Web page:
Monty and his wife Pat, have taken in nearly fifty foster children at their ranch called "Flag Is Up". Caryn Coatney states that Monty "has tught the values of self respect, dignity, and meaningful work to children battlling drug addiction, kleptomania and eating disorders..."(1). They basically use the same techniques with the children as they do with the horses. They don't chase the kids around in a round pen, but besides that very little alterations to the methods are needed. Ann Marsh remarks on the way the Roberts' handle the children: "The Roberts' child-raising techniques are sheer simplicity. They neither coddle nor hector the  kids. They are lavish with praise when the child does something right but don't criticize when the child stumbles (2).

      Large scale corporations are also using Monty and his philosophy for effective interpersonal relationship skills. Ann Marsh realizes that this has been used before: "(It's) the style of management that says you get more out of people by winning them over than by ordering them around. It's not a new message but it needs to be repackaged frequently and relearned by successive generations of bosses (1).

      Marsh also refers to a book written in 1960 by Dounglas McGregor entitled The Human Side of Enterprise. McGregor categorizes the two basic schools of thought of management into Theory X and Theory Y. Theory X states that workers need to watched over and forcefully directed, while Theory Y allows the workers to think for themselves and achieve a desire to do their very best (Marsh 2). Monty is, without a doubt, using the Theory Y philosophy with his horses and children with great results. Managers and corporate executives are starting to realize that a lot can be learned here, and Monty has been asked to speak for Ford, Disney, General Motors and Volkswagen to name only a few.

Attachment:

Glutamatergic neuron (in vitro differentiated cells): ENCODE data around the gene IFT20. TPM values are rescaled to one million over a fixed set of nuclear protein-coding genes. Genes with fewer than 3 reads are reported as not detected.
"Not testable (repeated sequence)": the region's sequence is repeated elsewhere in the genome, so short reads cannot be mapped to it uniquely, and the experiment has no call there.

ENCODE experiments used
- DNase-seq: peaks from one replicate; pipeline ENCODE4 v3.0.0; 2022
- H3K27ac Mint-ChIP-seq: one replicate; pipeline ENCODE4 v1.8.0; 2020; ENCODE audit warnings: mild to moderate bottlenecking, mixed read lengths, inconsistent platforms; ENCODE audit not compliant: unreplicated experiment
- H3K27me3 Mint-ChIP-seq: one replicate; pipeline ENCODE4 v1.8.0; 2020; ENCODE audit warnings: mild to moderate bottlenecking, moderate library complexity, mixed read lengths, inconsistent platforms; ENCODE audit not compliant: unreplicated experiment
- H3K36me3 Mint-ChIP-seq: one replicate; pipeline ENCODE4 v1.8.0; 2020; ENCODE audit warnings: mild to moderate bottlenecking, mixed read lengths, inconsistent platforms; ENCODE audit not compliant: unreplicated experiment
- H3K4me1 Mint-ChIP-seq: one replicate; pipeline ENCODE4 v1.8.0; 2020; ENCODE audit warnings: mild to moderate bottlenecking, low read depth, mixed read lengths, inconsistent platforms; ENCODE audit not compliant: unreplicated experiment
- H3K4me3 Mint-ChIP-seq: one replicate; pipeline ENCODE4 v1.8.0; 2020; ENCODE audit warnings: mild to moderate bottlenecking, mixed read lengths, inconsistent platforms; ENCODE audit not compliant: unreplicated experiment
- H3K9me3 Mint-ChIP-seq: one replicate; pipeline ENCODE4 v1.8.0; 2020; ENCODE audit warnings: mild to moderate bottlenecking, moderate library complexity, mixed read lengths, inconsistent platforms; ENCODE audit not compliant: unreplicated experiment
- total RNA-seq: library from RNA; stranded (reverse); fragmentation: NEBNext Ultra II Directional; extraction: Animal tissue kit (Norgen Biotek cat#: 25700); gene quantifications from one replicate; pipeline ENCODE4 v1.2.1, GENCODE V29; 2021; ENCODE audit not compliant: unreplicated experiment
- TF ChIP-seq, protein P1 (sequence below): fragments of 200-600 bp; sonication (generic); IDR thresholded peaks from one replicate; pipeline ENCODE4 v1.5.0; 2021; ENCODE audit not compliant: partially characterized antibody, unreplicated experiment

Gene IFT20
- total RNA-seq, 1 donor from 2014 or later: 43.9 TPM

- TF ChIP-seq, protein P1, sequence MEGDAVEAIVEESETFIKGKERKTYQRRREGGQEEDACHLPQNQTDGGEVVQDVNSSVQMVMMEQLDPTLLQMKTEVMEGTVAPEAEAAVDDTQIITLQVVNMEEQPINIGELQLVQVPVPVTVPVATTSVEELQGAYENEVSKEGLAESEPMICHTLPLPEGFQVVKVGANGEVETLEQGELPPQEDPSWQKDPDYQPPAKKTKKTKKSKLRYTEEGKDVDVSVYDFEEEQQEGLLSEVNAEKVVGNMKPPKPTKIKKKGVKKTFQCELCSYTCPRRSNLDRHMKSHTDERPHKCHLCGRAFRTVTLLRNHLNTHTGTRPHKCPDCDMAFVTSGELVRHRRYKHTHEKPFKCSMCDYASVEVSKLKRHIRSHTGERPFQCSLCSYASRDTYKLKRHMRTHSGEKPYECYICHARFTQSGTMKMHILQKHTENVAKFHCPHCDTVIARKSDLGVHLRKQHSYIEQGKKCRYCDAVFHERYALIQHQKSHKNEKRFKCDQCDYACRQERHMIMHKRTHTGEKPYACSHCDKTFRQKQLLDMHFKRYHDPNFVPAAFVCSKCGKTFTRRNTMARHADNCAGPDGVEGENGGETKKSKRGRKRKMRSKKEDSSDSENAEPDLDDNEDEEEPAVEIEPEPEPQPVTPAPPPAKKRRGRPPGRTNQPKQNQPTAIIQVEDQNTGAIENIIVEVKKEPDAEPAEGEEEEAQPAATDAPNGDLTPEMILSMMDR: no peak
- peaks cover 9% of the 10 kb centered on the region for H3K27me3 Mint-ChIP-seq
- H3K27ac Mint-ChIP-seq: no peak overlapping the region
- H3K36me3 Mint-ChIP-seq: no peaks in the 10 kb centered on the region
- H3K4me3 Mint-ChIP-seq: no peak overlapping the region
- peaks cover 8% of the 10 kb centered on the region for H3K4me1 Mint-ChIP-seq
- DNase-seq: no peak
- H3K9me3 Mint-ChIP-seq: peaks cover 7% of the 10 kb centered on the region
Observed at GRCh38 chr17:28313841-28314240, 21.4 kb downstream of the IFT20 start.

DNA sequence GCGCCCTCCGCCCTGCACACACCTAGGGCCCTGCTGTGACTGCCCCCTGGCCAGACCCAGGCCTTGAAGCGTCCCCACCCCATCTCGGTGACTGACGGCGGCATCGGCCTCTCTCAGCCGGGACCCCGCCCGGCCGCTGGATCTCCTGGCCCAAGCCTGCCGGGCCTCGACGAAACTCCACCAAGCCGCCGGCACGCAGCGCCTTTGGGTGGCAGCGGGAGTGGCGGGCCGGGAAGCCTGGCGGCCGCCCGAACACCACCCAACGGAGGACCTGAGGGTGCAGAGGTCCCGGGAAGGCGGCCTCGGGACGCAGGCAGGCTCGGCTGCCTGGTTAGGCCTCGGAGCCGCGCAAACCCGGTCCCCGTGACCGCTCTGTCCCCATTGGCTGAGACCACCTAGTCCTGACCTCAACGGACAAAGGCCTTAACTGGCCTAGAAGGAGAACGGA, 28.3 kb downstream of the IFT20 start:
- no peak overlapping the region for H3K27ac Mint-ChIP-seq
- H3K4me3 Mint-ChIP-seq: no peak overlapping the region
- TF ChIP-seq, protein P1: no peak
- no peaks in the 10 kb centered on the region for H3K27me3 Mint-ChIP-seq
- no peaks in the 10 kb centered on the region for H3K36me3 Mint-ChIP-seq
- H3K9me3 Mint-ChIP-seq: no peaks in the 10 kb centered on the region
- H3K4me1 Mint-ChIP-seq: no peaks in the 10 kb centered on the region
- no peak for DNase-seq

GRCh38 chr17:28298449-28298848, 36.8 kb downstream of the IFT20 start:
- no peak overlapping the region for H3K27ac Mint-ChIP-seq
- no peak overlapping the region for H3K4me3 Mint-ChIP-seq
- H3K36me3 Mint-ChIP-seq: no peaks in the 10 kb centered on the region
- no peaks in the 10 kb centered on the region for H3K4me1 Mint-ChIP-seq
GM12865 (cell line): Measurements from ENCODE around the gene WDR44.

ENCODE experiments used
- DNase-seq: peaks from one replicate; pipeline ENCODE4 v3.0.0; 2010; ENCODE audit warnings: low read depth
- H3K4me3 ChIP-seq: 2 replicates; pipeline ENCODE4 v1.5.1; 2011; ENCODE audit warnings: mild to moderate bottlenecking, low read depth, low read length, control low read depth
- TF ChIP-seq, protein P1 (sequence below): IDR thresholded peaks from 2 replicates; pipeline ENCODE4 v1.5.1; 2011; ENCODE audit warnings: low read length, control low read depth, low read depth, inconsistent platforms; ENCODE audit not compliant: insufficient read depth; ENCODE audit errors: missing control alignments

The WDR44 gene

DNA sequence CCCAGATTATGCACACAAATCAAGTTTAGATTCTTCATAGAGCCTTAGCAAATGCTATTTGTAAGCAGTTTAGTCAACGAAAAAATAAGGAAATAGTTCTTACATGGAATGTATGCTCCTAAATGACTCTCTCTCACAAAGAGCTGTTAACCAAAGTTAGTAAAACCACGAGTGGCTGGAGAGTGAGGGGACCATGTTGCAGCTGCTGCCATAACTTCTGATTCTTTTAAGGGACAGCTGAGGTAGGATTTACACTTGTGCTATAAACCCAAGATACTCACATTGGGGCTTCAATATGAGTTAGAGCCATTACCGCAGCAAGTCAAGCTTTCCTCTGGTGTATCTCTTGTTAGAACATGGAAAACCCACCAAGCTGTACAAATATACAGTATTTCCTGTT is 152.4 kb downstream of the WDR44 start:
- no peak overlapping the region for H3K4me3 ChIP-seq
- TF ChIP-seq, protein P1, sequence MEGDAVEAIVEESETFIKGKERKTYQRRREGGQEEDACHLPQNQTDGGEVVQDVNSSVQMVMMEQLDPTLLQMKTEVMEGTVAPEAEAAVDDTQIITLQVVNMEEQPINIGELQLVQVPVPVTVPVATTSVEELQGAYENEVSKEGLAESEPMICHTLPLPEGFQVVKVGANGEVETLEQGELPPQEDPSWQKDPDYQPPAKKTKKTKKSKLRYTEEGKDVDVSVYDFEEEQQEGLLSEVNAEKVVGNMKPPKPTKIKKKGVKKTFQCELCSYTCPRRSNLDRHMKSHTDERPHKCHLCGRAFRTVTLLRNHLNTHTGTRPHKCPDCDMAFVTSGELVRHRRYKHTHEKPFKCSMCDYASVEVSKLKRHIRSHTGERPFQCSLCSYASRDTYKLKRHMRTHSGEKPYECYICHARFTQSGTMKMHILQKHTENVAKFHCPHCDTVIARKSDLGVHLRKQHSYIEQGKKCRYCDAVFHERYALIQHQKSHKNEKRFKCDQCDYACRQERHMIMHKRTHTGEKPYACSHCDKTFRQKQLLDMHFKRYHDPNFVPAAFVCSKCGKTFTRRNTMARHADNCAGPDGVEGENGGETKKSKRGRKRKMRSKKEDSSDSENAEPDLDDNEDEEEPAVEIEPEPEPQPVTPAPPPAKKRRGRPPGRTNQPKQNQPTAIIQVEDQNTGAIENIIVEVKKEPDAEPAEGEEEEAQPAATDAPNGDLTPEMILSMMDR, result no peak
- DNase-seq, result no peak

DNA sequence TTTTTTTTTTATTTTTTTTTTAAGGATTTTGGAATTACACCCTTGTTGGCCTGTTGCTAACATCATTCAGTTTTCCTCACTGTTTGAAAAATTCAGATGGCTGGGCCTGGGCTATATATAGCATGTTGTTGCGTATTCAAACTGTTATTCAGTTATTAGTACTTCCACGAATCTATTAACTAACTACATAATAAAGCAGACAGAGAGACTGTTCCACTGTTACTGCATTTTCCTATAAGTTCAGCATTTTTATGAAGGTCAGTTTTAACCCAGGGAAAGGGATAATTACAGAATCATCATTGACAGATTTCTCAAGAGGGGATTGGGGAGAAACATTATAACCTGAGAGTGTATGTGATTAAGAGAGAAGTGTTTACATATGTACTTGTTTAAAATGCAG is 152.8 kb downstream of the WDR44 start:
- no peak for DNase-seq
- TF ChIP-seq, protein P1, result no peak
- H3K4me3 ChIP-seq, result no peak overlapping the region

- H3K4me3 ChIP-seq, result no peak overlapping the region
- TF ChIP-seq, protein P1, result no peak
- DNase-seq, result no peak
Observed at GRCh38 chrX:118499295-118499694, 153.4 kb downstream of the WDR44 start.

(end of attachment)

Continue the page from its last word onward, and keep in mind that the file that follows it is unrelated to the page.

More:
Monty Roberts has rediscovered the alternative to abusing  power to throw ones weight around. It is being proven that it works with people of all ages and backgrounds. It is such a drastic contrast to other methods that it makes some people voice their skepticism. I wholeheartedly agree when Roberts says, "The world is ready to say, 'No more violence'" (qtd. in Coatney 1). The horse has been a servant to humans for millennia. As time has moved forward, things have changed and we no longer need them as beasts of burden. I feel that way we introduce them to humans must change as well. Monty Roberts is showing the world how intelligent horses are and they can be reasoned with if one simply does it in a language that they can understand. Roberts says "I made a promise to myself that when I die, I will have made a better world for the horse, It's horses I owe everything to" (qtd. in Rist 4).

22 November 1998

Works Cited:

Coatney, Caryn. "One Man Wins Trust of Fellow Beings."                     

The Christian Science Montor 9 July 1998: B6.

Leatherman, Dale. "The Secret Lives of Horses."

Equus April 1996: 32-41.

Marsh, Ann. "The Man Who Listens to Horses."

Forbes 4 May 1998: 122-127

Rist, Curtis. "Neigh Sayer."

People Weekly 14 April 1997: 94-98.

Roberts, Monty. "The Man Who Listens to Horses."

Readers Digest Dec 1997: 148-153.

For Further Reading...


The Man Who Listens to Horses

by Monty Roberts

copyright 1996,1997 by Monty Roberts

published by Random House, Inc., New York

Shy Boy

by Monty Roberts

photographs by Christopher Dydyk

copyright 1999 by Monty Roberts

published by HarperCollins publishing, New York

Find out more about Monty Roberts' official website on the Teaching Resources page

back to Large Animals page

back to Teaching index

All text and artwork, unless otherwise specified, by Griffin Waldau. Updated December 20, 2000.